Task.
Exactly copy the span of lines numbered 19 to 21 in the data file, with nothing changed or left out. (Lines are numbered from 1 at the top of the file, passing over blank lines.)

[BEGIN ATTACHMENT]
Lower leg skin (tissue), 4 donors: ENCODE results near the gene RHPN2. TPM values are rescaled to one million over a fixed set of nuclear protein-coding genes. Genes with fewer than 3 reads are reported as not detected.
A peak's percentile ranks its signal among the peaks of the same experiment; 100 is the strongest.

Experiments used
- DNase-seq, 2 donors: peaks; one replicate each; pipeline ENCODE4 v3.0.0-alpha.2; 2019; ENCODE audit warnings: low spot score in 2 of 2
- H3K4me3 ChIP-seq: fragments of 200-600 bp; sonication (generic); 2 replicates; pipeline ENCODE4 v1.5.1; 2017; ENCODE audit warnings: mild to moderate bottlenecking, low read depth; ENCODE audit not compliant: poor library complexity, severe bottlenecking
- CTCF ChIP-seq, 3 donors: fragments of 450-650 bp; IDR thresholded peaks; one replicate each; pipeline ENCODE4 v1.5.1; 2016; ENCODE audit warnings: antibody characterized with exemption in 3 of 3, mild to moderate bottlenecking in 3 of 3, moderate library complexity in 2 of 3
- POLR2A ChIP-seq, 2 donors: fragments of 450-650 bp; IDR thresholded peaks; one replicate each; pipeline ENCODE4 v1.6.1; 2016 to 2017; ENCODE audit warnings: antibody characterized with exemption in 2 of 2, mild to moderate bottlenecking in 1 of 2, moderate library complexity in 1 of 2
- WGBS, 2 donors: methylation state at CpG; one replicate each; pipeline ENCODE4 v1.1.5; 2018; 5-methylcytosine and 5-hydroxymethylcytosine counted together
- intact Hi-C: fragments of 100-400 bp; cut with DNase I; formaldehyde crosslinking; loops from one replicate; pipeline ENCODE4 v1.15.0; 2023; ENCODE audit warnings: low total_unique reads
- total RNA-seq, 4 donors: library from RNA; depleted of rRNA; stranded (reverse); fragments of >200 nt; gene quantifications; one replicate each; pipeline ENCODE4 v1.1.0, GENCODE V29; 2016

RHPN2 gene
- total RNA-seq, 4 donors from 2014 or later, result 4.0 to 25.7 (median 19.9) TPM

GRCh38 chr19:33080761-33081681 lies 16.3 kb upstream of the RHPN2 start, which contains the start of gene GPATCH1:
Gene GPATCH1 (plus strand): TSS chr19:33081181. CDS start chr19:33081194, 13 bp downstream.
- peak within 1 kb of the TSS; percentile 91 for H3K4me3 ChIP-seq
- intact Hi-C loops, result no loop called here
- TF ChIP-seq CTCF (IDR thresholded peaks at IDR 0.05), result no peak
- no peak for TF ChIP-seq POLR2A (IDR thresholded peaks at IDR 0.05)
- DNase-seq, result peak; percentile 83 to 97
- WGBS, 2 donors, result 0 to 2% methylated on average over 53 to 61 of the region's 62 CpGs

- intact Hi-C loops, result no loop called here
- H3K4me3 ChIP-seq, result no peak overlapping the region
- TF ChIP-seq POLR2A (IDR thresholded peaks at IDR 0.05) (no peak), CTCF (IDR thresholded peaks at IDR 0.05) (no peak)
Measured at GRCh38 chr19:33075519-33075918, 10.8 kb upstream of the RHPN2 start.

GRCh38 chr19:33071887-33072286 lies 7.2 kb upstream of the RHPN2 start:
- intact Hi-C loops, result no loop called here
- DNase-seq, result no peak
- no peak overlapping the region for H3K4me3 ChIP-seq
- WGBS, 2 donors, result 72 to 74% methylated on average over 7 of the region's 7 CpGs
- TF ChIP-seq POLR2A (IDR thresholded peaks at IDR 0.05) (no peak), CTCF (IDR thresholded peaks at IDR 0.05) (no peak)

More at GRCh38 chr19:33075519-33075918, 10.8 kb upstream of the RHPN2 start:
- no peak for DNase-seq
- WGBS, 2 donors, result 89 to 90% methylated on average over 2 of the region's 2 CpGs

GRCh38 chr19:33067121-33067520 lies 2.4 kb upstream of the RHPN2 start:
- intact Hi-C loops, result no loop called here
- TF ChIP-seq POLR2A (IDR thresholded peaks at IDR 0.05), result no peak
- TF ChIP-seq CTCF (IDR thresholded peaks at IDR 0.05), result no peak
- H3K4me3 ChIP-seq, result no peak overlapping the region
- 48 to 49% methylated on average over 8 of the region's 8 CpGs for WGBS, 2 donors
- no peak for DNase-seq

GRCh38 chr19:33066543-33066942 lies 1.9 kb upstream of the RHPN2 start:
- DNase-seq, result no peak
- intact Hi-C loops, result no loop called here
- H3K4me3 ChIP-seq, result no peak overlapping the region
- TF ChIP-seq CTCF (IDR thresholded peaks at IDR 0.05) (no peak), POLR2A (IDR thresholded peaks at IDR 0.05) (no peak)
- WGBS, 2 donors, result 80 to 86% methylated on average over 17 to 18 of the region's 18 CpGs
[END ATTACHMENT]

- DNase-seq, result peak; percentile 83 to 97
- WGBS, 2 donors, result 0 to 2% methylated on average over 53 to 61 of the region's 62 CpGs

- intact Hi-C loops, result no loop called here